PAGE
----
Gates: Flu reveals over-involvement epidemic


Matt Gates, Columnist

This year’s flu strain brought more than just droves of Northwestern students swarming to NU Health Service, coughing in the back of lecture halls or, if they dared, sleeping through class in their dorm room beds. It brought an awareness of another epidemic on campus: over-involvement.

When The Daily interviewed Thomas Reda, medical director of the NU Health Service, he urged students to get a flu shot despite it only reducing a recipient’s chances of having to see a doctor by 23 percent.

“If you can take five days off of class,” he said, “and lie in bed and feel like a truck hit you for those five days, don’t get the flu shot.”

But NU students have more to take care of when they’re sick than just class: jobs, internships, music groups, athletics, Greek life, writing for publications, charity work, volunteering … the list goes on. When students find themselves either struggling through class and activities or skipping these obligations to take care of their health, how do they bounce back into their busy lives? We have all watched friends and peers struggle through this. Involvement is a good thing for a variety of reasons, but the pressure that comes with the culture of involvement at NU can be detrimental to our health and happiness.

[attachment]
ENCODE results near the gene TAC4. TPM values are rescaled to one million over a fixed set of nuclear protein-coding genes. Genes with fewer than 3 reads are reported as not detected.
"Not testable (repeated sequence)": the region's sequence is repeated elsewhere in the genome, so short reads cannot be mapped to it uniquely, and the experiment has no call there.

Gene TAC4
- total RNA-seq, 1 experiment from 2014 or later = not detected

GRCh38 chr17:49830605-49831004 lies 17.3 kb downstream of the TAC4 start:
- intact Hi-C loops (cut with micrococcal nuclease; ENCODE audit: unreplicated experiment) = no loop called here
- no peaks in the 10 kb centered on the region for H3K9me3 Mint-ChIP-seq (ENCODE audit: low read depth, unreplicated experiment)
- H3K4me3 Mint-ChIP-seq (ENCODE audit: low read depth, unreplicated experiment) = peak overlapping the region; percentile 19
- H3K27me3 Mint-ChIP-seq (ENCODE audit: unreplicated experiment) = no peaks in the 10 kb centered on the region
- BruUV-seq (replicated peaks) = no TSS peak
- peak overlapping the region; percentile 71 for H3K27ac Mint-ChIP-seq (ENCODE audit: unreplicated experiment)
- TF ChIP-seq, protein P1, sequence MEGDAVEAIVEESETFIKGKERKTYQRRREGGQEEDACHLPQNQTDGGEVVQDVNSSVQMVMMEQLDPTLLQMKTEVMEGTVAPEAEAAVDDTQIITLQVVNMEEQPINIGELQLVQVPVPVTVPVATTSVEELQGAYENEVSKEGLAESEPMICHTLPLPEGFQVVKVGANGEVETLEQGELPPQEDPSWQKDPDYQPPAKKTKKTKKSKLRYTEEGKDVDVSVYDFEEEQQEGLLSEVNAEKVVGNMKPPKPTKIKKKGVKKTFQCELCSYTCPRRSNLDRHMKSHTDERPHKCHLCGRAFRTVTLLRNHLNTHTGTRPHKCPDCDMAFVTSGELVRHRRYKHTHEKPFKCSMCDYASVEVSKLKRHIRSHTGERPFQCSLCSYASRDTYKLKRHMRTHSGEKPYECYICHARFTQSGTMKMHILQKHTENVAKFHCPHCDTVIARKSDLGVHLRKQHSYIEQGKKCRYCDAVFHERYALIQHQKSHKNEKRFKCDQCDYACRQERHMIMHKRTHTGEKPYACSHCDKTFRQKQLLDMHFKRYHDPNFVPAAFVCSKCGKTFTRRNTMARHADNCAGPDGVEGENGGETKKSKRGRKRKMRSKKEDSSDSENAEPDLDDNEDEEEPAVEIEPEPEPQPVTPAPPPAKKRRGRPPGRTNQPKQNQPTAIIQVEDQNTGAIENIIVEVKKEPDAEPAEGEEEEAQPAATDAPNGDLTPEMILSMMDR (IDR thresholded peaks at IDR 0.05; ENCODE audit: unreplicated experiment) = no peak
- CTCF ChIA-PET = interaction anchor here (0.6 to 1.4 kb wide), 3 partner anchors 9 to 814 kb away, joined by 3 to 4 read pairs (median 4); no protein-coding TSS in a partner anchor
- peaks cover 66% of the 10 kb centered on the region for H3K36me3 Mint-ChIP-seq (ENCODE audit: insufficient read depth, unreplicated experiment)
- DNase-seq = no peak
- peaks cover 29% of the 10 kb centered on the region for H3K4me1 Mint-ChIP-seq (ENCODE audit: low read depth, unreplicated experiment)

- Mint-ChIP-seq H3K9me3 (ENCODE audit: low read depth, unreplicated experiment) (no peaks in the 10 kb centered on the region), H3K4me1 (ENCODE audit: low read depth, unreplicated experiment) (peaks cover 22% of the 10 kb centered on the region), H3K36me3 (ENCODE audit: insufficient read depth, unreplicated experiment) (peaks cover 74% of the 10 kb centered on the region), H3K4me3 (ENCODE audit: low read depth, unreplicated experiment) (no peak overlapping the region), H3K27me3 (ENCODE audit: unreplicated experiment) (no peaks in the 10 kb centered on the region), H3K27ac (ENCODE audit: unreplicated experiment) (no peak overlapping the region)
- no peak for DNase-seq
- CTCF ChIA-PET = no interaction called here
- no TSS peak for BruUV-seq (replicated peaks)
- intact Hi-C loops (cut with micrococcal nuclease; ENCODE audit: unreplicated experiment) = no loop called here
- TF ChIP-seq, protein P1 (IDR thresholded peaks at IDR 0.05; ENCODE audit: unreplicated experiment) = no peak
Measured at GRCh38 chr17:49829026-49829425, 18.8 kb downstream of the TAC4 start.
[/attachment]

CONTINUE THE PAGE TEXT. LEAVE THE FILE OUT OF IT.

What does it say about us that when we get sick, we can’t even take a few days off to get better without falling disastrously behind? Is it not more important to stay healthy than to stay involved in that extra club or activity? The fact that our over-involvement can hinder our health has to prove that it is not always a good thing.

Moreover, how happy can we really be with our 17 extracurricular obligations? It’s possible to be passionate about more than a couple of endeavors, but at some point, we have to wonder if we feel obligated to join that one last student group just for the sake of our resume.

One might argue there is value in participating in a group we do not derive immediate satisfaction from because it will lead to happiness through post-graduate success. While working toward future goals during college is necessary, taking the pressure to get involved to extremes may barely enhance, if not even hinder, our future prospects.

In other words, in terms of building a resume, less can be more. Do any employers or graduate schools really look for students who were involved in everything? Even if they did, can anyone really do it all? What about students who were involved in and excelled at a few things they were passionate about?

At the end of Wildcat Welcome, my Peer Adviser gave me some of the best advice I have heard while at NU: This school has a lot to offer, but you can’t do it all. Sometimes, it’s about making choices, she told me. As a sophomore, I have watched many of my friends step back their involvement from freshman year, not because they are lazy or no longer ambitious, but because they realize they can accomplish more doing less. I have no doubt they are happier, better equipped to apply to jobs and grad school and more capable of handling a day off if they get the flu.

So next time you find yourself about to add another obligation to your list, consider what it is really offering you. If you are really passionate about this activity, you should join, but if not, you might be better off devoting your time to what you already have. You never know when the flu is coming your way.

Matt Gates is a Weinberg sophomore. He can be reached at [email protected]. If you would like to respond publicly to this column, send a letter to the editor to [email protected].